Ed Jones Restrains Texas Broker Who Set Up RayJay Shop Next Door
A federal judge on Monday granted Edward D. Jones & Co.’s request for a temporary restraining order against a Texas broker who it claimed improperly solicited his former customers to move with him to Raymond James and “physically locked out” Jones employees from the office it had leased from him.
“Unbelievably, Riggan erected a modular building, now being used as his new Raymond James office, abutting the Edward Jones office at issue,” Edward Jones said in its suit.
Judge James W. Hendrix in U.S. District Court for Northern Texas to “immediately cease all efforts of soliciting Edward Jones’s customers to move their accounts to Raymond James and to abide by all terms of his employment agreement.”
The broker, who Jones said managed about $500 million in client assets for 1,582 households, was also ordered to return to the firm “all records, information and/or documents in any form pertaining to customers or prospective customers of Edward Jones,” the judge wrote.
The restraints are in effect until a June 7 hearing on the brokerage’s motion to extend the TRO as a preliminary injunction.
“The court issued a temporary restraining order and determined the evidence supports our claim that the defendant violated the terms of his employment agreement with Edward Jones,” a company spokesperson said in an emailed statement.
Riggan’s lawyer, Peter S. Fruin with the Birmingham, Alabama law firm Maynard Cooper & Gale, declined to comment. Riggan, who started his career at Jones in 2005, according to his BrokerCheck report, did not return a request for comment.
Judge Hendrix wrote that Jones showed Riggan may have violated the terms of his employment contract, although he said Jones did not name the appropriate party for its breach of contract claim related to the lock out and lease agreement violation and therefore would not likely succeed in pursuing. He left open the possibility that Jones could refile and add other named defendants, including the business entity that Riggan co-owns and that owns the building.
The order also denied Jones’ request for Riggan to return office furniture saying that it likely was owned by Riggan.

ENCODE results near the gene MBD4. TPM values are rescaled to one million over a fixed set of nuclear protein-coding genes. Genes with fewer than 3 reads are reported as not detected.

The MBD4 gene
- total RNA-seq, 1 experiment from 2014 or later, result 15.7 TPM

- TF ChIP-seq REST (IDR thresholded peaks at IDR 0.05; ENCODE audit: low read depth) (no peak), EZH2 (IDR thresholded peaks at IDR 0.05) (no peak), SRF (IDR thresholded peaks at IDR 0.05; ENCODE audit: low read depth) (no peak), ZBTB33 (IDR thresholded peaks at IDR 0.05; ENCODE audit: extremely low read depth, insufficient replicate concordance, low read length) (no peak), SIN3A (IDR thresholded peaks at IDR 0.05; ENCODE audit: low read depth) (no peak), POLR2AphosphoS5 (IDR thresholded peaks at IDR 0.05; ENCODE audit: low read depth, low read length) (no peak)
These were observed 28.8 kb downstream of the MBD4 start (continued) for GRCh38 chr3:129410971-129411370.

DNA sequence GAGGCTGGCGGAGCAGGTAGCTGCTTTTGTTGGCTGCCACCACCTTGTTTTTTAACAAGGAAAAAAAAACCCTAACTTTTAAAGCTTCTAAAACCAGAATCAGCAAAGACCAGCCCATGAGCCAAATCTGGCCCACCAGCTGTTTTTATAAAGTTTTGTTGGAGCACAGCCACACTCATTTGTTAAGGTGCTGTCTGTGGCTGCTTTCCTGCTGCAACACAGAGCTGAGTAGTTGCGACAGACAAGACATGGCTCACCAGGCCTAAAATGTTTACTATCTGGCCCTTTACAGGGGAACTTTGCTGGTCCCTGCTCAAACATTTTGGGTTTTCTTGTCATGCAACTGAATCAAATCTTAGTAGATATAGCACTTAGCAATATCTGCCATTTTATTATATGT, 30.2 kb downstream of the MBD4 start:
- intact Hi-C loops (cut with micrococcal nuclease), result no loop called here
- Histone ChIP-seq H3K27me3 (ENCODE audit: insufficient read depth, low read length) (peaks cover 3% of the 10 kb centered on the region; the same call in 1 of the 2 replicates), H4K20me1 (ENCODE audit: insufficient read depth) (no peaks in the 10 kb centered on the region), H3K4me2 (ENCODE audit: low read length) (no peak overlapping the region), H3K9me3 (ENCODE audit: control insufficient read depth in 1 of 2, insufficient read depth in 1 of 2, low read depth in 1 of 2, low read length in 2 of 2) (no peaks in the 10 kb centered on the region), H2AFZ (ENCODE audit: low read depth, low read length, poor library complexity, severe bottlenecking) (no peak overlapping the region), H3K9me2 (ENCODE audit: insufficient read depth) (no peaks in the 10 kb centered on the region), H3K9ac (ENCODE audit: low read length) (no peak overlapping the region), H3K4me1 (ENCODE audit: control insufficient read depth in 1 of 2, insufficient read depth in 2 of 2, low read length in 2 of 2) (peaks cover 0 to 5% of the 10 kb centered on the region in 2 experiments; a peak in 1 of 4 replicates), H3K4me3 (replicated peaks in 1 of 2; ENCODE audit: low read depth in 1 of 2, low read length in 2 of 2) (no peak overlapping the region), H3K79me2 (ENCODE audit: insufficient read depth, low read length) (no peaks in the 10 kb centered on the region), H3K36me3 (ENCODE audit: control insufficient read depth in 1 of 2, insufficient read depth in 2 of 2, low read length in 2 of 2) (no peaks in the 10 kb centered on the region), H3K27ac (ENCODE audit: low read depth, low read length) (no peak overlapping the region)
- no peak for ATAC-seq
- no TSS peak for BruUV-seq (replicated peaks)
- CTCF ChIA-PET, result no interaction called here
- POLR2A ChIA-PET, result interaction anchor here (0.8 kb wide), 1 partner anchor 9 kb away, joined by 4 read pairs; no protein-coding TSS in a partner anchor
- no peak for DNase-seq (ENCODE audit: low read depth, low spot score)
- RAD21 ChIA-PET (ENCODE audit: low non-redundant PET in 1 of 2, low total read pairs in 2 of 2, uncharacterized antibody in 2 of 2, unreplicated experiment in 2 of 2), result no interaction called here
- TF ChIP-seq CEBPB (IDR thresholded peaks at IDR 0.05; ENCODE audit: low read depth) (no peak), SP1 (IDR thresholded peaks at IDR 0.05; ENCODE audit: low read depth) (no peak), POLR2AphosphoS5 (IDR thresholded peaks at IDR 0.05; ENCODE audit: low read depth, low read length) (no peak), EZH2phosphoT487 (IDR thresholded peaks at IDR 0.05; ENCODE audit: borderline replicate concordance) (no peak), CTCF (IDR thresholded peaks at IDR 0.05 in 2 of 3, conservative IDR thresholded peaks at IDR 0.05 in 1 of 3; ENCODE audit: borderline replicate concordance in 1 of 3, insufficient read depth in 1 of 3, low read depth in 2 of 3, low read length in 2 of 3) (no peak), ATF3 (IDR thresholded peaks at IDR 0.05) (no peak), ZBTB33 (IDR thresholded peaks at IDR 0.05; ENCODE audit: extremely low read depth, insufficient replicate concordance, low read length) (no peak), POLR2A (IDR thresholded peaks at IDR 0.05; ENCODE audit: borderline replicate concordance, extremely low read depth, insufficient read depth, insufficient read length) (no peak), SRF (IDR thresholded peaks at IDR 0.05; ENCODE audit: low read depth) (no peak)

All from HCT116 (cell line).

Edward Jones, which is unique in its single-broker branch model, leased roughly 11% of its 14,700 branch offices from its financial advisors as of December 31, according to its most recent annual report.
Riggan, in a declaration filed prior to the judge’s order on Monday, denied the firm’s claims and said that he left Jones with the keys to the building upon his resignation. He alleged that Edward Jones had changed the locks on the building without approval from the leasing entity or notifying him personally.
Riggan’s attorneys called Jones’ pursuit of a TRO an “extraordinary and harsh remedy,” and argued there was no contractual violation or removal of trade secret or confidential information on Riggan’s part, according to a separate brief filed on Monday.
It also accused the St. Louis-based firm of hypocrisy in seeking the TRO.
“Mr. Riggan’s conduct is the exact same conduct that Edward Jones condones when it hires financial advisors from the competition,” the opposition brief said.
Moreover, Edward Jones had been unable to show that Riggan “misappropriated” any of its information or that he engaged in solicitation “because he did neither,” the same brief said.
Jones had claimed that Riggan, about a week prior to his resignation, printed two client lists containing the addresses, telephone numbers, and account information of his former customers. In bolstering its solicitation claims, the firm said Riggan told at least one client they would save 10% on fee-based accounts if they moved to Raymond James.
Edward Jones said in the complaint it has been operating out of the Snyder building since at least 2019 and had been timely with its monthly rent payments of $2,291 for the 1,200-square-foot office.
A spokesperson for Florida-based Raymond James, which was not named as a defendant in the suit, declined to comment.